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Mark Twain's Mississippi River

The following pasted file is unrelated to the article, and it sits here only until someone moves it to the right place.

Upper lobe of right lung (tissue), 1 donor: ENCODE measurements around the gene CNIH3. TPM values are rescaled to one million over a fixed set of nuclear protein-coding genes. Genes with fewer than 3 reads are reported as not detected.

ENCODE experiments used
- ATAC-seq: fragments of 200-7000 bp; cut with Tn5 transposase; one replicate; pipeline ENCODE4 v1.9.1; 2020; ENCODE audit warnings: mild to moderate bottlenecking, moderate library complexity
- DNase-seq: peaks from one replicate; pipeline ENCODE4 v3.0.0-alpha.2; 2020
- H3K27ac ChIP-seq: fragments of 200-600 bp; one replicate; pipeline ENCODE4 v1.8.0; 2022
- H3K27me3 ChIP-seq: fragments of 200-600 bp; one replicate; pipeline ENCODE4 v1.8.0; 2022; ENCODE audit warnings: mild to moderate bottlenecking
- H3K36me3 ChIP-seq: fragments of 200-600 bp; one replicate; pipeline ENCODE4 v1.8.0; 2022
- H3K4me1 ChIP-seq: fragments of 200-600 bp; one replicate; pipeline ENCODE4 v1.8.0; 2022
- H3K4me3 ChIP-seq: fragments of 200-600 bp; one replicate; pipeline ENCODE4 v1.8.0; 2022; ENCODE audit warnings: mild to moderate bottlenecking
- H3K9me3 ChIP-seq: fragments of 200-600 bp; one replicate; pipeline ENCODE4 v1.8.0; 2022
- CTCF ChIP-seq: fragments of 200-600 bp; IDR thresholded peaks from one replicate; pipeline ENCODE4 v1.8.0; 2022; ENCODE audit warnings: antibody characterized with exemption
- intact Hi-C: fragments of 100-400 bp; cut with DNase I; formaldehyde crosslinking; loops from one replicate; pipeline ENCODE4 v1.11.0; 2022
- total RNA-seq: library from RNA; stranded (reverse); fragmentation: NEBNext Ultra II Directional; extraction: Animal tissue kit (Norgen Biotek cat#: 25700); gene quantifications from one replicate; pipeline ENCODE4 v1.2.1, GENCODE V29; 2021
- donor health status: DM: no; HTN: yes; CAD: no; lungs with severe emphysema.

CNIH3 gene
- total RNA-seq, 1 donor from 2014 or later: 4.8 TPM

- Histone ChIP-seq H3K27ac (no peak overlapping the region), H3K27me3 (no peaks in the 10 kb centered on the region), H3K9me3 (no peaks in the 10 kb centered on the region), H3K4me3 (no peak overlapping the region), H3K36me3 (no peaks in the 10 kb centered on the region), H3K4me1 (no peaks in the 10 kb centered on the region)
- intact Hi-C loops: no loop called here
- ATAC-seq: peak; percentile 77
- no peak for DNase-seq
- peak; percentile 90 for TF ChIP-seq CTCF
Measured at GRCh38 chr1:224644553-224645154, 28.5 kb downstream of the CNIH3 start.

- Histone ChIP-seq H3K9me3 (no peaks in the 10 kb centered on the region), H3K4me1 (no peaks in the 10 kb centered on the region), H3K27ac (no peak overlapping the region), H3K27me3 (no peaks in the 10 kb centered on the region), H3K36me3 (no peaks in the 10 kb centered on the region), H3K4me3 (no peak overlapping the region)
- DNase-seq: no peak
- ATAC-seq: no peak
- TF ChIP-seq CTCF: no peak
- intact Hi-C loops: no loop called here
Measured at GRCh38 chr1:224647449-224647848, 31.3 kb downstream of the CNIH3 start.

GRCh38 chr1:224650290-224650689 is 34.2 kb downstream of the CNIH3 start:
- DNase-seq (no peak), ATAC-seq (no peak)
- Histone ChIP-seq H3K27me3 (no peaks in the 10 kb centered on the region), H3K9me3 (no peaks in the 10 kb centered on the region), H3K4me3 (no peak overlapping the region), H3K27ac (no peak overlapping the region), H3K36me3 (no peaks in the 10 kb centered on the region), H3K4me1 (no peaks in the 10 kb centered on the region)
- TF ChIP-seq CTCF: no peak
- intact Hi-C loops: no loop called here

In a very real way, Samuel Clemens cut his teeth on the Mississippi River as an apprentice steamboat captain in the late 1850s. Years later he would draw on these experiences for a number of the works he would write under the name, "Mark Twain". This multimedia website created at Northern Illinois University explores his time in and around Big Muddy through a number of interactive maps, historic images, and audio content. By clicking on the "Twain's Life and Works" section, visitors can read a number of essays written by Gregg Camfield of the University of the Pacific on such topics as the economic importance of the river during Twain's life, as well as other pieces on related topics. Moving along, visitors can perform detailed searches across the entire database and also listen to songs from the period, such as "Steamboat Bill".
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